# Question 14f6c

Aug 17, 2017

The smaller the percent error, the more accurate the results are.

#### Explanation:

Example:

"Percent error"=abs(("accepted value"-"experimental value")/("accepted value"))xx100

Example:

Maria determined that a cylinder of aluminum had a density of ${\text{2.74 g/cm}}^{3}$. The actual value is ${\text{2.70 g/cm}}^{3}$. What is her percent error?

"Percent error"=abs(("2.70 g/cm"^3-"2.74 g/cm"^3)/("2.70 g/cm"^3))xx100

"Percent error"=1.48%

Henry determined that the same cylinder of aluminum had a density of ${\text{2.69 g/cm}}^{3}$. What is his percent error?

"Percent error"=abs(("2.70 g/cm"^3-"2.69 g/cm"^3)/("2.70 g/cm"^3"))xx100=0.388%

As you can see, Henry had the more accurate result because his percent error was less than Maria's.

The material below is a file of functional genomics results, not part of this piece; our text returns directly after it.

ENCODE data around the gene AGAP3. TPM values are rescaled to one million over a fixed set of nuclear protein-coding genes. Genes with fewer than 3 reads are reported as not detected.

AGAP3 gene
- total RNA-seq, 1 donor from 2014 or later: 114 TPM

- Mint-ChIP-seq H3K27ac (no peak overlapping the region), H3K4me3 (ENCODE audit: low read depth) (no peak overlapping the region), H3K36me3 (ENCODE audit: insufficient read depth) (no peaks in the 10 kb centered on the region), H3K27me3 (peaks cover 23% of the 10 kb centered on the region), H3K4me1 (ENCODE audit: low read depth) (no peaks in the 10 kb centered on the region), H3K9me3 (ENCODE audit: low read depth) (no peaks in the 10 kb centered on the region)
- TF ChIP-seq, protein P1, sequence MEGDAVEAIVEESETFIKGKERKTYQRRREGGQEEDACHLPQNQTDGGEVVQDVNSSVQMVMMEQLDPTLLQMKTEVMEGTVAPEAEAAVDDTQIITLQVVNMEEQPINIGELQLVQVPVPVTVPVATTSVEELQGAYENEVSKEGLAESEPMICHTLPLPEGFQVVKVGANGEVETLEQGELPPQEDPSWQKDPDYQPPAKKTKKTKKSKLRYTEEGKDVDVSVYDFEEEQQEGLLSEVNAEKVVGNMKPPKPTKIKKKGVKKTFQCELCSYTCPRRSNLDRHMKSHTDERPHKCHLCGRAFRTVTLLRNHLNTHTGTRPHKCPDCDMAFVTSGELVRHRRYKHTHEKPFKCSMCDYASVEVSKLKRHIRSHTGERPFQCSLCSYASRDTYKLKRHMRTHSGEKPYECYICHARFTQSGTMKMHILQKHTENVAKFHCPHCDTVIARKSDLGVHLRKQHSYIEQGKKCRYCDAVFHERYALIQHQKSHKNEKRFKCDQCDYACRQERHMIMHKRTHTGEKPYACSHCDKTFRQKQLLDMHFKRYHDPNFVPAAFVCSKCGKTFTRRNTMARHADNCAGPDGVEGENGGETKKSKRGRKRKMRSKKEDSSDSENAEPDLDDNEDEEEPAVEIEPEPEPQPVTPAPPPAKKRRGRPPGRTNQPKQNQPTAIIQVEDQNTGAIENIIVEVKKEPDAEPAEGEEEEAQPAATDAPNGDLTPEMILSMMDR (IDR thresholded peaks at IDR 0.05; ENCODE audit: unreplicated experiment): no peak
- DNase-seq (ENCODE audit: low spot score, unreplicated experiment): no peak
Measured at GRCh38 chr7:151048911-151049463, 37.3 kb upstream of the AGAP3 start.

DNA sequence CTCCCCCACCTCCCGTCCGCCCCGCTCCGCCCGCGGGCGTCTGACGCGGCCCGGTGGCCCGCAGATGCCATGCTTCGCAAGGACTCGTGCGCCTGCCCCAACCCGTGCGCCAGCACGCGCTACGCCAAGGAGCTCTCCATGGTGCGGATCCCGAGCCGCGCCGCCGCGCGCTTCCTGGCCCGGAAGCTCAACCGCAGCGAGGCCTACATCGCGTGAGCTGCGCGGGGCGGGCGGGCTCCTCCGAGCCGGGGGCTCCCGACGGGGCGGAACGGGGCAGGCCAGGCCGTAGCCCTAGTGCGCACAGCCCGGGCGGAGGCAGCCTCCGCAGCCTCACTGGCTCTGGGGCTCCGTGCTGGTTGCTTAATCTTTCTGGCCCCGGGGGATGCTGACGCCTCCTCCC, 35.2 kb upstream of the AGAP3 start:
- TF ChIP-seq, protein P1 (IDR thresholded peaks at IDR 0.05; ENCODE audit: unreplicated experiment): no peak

Aug 17, 2017

percent error and accuracy are inversely proportional to each other

#### Explanation:

The short answer is the "math" way of putting it. As percent error increases, accuracy decreases. Let's look at the equation. I will present it in two different formats. Just use the one your teacher prefers. The only difference between the two is whether or not your teacher prefers % error to be positive only.

The first variable is ${x}_{m e a s u red}$ — the result you experimentally obtained.
The second variable is ${x}_{t r u e}$ — the accepted or theoretical result you should get.

% error = (x_(measured) - x_(true))/x_(true)*100%

OR

% error =abs((x_(measured) - x_(true))/x_(true))*100%#

Inaccuracy is due to random (indeterminate) or systematic (determinate) error.

Random (indeterminate) error results from uncontrollable variables when taking a measurement. This type of error is always present and (usually) never correctable. An example of this would be electric noises or environmental factors. Two ways to reduce random error is to take more measurements or do some statistical analysis. A larger sample can reduce the fluctuations

Systematic (determinate) error results from instruments and/or procedures. This error is reproducible and can be hard to detect. This is where you get "user error". Another example of this would be incorrectly taring a balance or not calibrating your equipment/instruments.